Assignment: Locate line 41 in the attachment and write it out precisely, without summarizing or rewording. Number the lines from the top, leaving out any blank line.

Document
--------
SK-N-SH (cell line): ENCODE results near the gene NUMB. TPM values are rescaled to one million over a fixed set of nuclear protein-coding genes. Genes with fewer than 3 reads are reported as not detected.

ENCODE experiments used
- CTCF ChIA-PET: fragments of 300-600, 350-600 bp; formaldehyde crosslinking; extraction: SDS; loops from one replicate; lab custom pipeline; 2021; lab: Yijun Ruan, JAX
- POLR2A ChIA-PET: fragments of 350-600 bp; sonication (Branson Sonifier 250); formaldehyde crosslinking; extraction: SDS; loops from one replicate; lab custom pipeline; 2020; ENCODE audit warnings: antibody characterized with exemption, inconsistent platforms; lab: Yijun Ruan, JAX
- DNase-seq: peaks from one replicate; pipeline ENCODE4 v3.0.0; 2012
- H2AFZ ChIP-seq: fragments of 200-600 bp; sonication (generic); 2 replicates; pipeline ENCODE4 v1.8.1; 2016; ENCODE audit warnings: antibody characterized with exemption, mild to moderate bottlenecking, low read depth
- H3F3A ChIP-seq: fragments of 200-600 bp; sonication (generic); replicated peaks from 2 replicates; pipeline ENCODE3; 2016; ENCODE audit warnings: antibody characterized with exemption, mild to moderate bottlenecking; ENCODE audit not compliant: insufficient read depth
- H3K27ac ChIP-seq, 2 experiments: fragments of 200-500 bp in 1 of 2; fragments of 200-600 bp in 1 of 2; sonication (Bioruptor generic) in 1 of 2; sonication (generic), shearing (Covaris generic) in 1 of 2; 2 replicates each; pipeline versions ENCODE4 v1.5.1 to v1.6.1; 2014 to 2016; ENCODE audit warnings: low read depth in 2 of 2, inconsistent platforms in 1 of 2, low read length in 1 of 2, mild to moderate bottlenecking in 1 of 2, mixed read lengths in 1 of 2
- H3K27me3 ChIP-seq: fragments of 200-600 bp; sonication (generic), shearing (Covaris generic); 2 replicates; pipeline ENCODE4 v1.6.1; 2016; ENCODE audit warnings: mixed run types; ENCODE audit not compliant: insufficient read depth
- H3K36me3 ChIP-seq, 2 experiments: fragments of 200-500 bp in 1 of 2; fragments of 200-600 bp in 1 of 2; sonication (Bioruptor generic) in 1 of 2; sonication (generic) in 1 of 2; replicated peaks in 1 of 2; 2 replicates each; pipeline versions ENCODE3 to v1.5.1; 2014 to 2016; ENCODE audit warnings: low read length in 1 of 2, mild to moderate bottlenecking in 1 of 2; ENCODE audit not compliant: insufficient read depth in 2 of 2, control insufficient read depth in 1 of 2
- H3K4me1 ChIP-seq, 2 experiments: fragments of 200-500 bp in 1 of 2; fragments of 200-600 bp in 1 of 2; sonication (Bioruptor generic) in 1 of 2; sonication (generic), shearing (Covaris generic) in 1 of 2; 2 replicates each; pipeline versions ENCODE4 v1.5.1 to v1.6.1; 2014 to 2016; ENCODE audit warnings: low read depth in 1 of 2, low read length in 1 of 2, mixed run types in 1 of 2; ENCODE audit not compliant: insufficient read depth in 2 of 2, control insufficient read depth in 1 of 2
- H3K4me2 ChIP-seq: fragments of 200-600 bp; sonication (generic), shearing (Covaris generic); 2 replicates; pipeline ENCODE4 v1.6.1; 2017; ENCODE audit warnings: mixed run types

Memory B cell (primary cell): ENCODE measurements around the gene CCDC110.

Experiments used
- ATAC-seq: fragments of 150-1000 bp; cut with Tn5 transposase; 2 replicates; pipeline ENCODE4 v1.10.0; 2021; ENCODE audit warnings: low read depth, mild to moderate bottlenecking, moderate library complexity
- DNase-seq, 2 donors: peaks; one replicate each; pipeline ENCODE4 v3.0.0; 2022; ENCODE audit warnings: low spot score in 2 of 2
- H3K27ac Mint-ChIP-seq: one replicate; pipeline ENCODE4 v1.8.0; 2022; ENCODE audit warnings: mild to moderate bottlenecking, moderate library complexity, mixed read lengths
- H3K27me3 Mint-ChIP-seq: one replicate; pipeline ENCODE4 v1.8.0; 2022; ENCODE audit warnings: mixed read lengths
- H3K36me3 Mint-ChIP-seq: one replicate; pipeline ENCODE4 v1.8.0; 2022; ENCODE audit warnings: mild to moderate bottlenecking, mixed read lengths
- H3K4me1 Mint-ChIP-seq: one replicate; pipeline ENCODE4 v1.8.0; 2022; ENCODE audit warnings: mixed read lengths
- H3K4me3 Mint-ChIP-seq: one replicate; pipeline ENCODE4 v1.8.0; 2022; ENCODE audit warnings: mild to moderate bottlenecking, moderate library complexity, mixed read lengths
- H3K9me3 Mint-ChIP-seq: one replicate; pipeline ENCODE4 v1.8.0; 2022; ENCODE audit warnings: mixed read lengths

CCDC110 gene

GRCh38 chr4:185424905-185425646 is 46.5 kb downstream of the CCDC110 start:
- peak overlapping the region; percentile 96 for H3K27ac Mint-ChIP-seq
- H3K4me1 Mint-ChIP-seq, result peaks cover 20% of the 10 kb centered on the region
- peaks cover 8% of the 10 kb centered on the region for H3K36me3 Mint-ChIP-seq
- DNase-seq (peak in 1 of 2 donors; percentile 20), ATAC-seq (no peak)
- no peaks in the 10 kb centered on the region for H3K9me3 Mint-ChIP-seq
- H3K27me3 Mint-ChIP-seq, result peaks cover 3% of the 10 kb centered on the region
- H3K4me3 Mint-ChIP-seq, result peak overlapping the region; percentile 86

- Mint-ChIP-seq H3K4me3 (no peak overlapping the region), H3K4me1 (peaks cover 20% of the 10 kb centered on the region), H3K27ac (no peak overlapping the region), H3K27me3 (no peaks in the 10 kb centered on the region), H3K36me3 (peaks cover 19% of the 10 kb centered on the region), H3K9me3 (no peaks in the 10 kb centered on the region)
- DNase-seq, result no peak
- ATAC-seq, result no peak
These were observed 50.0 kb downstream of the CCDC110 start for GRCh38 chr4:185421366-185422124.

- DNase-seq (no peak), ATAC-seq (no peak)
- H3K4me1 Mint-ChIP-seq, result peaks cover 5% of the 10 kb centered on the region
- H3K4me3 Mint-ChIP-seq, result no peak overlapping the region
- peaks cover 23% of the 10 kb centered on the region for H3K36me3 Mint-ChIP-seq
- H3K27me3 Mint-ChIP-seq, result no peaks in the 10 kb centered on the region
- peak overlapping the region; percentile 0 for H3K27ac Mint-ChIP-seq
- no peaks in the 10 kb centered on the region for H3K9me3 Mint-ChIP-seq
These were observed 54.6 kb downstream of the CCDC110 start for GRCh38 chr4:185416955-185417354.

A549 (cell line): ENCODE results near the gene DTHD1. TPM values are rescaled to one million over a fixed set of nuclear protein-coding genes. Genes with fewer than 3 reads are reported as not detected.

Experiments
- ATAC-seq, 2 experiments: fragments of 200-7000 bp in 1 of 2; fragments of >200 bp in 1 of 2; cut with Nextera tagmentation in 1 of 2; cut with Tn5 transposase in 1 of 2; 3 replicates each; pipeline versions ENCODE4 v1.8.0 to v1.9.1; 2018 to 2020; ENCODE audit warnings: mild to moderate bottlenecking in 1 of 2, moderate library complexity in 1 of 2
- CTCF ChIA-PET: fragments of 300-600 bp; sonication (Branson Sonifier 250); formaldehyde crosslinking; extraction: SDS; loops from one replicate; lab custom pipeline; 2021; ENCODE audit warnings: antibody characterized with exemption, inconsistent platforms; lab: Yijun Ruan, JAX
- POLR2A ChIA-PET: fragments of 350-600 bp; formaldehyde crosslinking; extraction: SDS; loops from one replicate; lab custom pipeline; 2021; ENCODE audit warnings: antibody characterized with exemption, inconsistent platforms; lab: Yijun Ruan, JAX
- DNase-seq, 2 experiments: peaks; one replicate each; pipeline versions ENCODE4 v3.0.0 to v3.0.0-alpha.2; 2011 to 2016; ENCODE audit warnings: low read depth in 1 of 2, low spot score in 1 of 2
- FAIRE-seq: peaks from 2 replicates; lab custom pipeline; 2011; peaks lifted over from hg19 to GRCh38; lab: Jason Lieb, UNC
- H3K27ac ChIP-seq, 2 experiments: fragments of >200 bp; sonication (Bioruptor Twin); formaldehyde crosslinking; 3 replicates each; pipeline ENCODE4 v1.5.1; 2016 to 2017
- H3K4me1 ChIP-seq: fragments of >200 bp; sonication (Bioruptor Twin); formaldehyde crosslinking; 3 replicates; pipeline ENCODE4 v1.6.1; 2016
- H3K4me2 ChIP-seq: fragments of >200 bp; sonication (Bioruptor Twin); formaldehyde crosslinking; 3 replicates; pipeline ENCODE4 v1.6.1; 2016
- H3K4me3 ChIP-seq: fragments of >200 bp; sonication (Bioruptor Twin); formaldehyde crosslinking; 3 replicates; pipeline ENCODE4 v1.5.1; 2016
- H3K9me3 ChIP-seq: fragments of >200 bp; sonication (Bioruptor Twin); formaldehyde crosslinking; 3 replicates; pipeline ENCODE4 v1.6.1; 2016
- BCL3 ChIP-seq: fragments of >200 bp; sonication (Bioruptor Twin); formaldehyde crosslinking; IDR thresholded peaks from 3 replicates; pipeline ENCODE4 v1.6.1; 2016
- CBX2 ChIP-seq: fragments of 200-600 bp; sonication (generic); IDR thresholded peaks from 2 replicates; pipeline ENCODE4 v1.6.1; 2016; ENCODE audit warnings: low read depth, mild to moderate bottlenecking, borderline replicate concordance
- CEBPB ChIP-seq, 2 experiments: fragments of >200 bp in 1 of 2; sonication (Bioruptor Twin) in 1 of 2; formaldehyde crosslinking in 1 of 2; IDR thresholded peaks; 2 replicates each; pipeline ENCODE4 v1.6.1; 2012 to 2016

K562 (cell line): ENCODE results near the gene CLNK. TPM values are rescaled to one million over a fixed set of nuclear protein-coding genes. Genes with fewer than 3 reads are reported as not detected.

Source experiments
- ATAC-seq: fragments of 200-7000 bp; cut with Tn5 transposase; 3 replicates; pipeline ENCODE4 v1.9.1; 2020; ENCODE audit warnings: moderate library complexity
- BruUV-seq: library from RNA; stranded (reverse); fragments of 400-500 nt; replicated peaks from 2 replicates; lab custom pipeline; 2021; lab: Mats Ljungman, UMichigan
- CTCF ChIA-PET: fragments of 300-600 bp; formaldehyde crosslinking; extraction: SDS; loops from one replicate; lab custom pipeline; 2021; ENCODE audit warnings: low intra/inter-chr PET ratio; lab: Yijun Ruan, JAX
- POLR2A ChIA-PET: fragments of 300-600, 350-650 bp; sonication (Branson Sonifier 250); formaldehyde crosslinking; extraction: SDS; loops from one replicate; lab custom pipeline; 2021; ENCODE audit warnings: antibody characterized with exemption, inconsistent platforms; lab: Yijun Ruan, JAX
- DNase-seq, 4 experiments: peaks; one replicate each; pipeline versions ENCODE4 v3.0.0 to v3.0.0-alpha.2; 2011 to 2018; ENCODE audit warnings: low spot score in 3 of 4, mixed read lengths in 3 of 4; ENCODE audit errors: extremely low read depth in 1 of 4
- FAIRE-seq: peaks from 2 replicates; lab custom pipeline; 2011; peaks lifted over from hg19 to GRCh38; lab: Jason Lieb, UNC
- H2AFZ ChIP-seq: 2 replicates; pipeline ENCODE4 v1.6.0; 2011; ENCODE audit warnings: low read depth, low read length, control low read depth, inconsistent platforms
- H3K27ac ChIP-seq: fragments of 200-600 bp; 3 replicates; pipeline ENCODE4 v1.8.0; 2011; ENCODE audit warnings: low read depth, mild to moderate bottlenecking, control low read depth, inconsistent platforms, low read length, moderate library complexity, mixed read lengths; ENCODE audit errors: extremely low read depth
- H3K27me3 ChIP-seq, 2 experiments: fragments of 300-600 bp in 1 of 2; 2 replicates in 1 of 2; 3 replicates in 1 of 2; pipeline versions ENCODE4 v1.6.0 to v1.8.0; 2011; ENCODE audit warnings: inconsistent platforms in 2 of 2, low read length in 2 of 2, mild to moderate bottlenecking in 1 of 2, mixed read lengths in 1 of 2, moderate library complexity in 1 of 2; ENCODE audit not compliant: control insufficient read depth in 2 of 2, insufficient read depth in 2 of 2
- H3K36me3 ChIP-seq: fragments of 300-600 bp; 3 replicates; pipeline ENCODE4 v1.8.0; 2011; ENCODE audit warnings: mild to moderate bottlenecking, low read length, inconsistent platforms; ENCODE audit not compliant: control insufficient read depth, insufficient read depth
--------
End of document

- peak overlapping the region; percentile 0 for H3K27ac Mint-ChIP-seq